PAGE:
by Kim Childs
Nearly 30 years ago, I was driving solo along the highways of New Mexico with some books on tape to keep me company. The most memorable of these was Feel the Fear and Do it Anyway, a self-help classic by the late Susan Jeffers. In addition to offering good ideas about managing fear, Jeffers suggests that we take time each night to write down 50 things for which we’re grateful.
“Did she say 50?” I exclaimed, rewinding the cassette. Yup, she said 50—because it’s not really about the list.
In order to create a lengthy gratitude list every night, you have to spend your days looking for things to write down. For example—finding my favorite tea on sale at the market, that delightful toddler in the checkout line, the email from a soul sister full of just the right words, my client’s excitement about achieving a goal, and the puffy clouds I glimpsed on my walk.
Sometimes the things that make the list might reflect what did not happen that day, like a near miss on the highway, the car repair that wasn’t needed after all, and the medical test that came back negative. When I turn on the tap water, I’m grateful that I don’t live in a town plagued by drought or contamination. When my wheelchair-bound neighbor calls me for help, I’m reminded to appreciate my legs. And, because Buddhist teacher Thich Nhat Hanh once said something like “Be grateful for the non-toothache,” I often give thanks when pain or illness has disappeared.
It’s easy to be miserable when I’m suffering. I need to be thankful when I’m well.
What Jeffers was up to with her gratitude list was getting us to flip our internal script from a running monologue of criticism and complaining (and their close friends, scarcity and lack) to one of appreciation and wonder for what we have and what is always available. For years, positive psychology researchers have shown that a regular gratitude practice can boost mental and physical well-being. I find that it assuages loneliness, too. When I feel as if life is serving me up a bounty of blessings, I feel “companioned” by a benevolent force.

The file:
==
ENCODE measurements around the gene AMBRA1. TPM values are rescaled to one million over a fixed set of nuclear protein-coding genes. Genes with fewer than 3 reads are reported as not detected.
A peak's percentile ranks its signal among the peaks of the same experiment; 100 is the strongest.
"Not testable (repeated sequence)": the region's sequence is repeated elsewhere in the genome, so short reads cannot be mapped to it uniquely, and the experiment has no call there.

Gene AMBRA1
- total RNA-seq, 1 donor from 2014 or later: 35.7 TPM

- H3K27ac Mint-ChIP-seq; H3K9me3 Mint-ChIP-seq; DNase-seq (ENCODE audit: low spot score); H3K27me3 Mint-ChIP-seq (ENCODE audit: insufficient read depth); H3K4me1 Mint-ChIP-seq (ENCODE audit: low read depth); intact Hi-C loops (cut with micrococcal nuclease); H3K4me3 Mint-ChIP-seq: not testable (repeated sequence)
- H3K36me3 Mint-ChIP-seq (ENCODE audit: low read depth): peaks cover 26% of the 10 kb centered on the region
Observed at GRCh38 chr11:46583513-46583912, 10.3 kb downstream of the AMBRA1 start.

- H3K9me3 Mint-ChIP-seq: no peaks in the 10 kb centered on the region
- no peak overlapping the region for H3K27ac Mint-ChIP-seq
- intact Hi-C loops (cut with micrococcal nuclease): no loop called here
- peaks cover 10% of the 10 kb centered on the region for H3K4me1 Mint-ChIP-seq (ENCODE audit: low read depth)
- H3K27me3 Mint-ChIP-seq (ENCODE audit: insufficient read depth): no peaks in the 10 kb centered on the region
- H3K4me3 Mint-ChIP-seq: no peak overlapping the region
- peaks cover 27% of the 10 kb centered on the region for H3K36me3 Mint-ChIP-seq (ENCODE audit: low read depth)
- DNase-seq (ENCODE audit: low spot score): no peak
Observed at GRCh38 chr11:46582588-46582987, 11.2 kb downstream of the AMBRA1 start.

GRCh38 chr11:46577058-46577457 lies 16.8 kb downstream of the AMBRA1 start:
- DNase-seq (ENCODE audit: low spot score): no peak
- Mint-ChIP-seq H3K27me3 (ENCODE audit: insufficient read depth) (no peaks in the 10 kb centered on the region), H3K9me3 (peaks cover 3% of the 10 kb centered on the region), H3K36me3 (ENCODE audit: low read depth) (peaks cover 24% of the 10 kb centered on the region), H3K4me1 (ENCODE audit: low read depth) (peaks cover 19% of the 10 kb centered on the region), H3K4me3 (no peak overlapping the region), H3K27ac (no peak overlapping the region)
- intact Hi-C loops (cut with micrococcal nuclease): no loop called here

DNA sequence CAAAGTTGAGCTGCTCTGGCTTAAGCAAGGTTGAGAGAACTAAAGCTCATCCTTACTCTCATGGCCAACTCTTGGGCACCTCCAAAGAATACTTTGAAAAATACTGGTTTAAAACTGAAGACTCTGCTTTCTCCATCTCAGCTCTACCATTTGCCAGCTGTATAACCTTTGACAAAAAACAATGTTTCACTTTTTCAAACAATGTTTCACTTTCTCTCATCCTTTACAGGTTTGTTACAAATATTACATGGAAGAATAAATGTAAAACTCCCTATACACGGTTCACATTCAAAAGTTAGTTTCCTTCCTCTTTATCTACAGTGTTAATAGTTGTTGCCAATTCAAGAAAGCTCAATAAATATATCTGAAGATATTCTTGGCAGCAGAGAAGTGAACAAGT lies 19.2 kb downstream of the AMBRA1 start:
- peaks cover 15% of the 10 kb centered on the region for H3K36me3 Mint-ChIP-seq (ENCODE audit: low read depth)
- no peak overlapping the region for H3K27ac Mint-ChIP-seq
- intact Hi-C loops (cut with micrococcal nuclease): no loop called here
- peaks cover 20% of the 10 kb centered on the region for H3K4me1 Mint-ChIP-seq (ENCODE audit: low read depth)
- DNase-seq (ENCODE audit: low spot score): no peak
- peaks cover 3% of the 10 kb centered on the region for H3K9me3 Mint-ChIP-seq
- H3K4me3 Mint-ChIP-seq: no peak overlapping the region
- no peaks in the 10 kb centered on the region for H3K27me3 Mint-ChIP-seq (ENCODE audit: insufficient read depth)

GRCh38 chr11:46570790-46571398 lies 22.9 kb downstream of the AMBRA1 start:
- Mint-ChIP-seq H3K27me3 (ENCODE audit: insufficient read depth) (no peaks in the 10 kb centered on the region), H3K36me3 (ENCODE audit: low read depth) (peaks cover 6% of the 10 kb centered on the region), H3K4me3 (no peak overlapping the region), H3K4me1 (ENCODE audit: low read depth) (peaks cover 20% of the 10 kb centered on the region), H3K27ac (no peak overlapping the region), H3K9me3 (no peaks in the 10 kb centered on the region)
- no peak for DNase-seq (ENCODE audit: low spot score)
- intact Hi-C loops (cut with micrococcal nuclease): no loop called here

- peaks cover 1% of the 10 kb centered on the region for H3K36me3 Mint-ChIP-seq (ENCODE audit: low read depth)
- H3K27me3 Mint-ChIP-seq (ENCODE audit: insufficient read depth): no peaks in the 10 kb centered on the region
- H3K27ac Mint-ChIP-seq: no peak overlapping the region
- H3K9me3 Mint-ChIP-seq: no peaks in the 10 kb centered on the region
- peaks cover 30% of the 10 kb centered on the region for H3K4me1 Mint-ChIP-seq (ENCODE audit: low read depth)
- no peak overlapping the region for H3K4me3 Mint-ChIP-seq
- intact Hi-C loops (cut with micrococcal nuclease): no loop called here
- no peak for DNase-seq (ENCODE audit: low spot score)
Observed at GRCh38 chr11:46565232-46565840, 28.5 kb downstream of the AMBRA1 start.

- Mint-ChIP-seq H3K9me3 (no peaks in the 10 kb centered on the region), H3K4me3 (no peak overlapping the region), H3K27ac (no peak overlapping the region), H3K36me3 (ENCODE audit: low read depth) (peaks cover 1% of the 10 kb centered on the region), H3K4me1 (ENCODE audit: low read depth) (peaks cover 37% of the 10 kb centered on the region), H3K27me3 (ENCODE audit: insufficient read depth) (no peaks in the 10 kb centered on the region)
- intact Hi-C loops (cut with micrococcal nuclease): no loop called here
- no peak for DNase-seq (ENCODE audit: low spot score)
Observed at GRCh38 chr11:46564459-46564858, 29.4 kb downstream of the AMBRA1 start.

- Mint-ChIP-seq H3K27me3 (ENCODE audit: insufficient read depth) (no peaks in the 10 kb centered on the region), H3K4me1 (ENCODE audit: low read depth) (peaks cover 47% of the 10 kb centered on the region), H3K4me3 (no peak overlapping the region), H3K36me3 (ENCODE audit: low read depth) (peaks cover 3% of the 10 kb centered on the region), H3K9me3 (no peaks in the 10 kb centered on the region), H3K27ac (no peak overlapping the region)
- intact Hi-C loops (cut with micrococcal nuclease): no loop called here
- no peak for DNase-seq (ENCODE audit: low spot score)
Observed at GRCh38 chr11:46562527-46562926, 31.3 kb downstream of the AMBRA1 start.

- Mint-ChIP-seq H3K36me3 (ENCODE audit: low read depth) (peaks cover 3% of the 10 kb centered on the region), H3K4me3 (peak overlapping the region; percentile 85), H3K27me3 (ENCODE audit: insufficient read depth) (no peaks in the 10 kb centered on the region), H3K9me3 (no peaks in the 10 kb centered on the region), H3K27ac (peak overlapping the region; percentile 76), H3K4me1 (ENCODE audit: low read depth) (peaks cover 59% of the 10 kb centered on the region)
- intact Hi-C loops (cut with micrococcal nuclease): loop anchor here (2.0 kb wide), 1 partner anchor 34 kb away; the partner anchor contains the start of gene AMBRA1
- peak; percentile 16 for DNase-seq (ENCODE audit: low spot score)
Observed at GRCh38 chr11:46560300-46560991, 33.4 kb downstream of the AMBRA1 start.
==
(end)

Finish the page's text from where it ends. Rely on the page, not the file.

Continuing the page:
On the other hand, when I focus on my problems and complain about what I don’t have, it’s as if I’m wearing super-dark sunglasses. In that state, I’m unlikely to recognize my good when it does appear, and unmotivated to strive for better. It often creates a downward spiral, in which my negative energy starts to attract more of the same.
Think about a shaking fist versus an upturned palm. Which is more likely to attract struggle? Which is more likely to receive?
Still, I’m imperfectly human, and there are times when it’s hard to trust that life is giving me what I need when it’s not giving me what I want. That’s when I have to flip into “Maybe there’s a good reason for this delay,” or “Well, it could be worse …,” or “Is there another direction I’m meant to pursue?”
I’m not saying that I move from anger to acceptance lickety-split, but I do find that life is gentler when I reach for things to appreciate in difficult times. As Tal Ben-Shahar says, “What we appreciate, appreciates.” I used to think that this meant practicing gratitude was like practicing magic—as in, I say, “Thanks, Universe!” and presto, more good stuff appears. Today, I realize that expressing gratitude instantly makes me feel abundant, expansive, and connected to my source, which is where the real magic happens.
Benedictine Brother David Steindl-Rast, who writes extensively about gratitude, says that it begins with a sense of surprise for all that is given, rather than an air of entitlement. “Gratitude is a real practice in my mind, as valid as yoga or Zen meditation or Sufi dancing,” he says. “It’s not joy that makes us grateful but gratefulness that makes us joyful.”
I no longer write a gratitude list each night, because thankfulness has become a living mindfulness practice, as I pay attention throughout the day to the blessings in my life. It’s an instant mood booster and a chance to acknowledge the miracles that surround me all the time, and that makes me feel hopeful and well cared for.
I also make it a habit to voice my appreciation to others whenever possible, from a friend’s helpfulness to a store clerk’s cheerful assistance and funky earrings. And who knows? In doing so, I might be giving them something to add to their own list that night.
Kim Childs is a Boston-based CiPP graduate and certified life and career coach who specializes in positive psychology, creativity, soulful living, and midlife transitions. To learn more, visitKimChilds.com.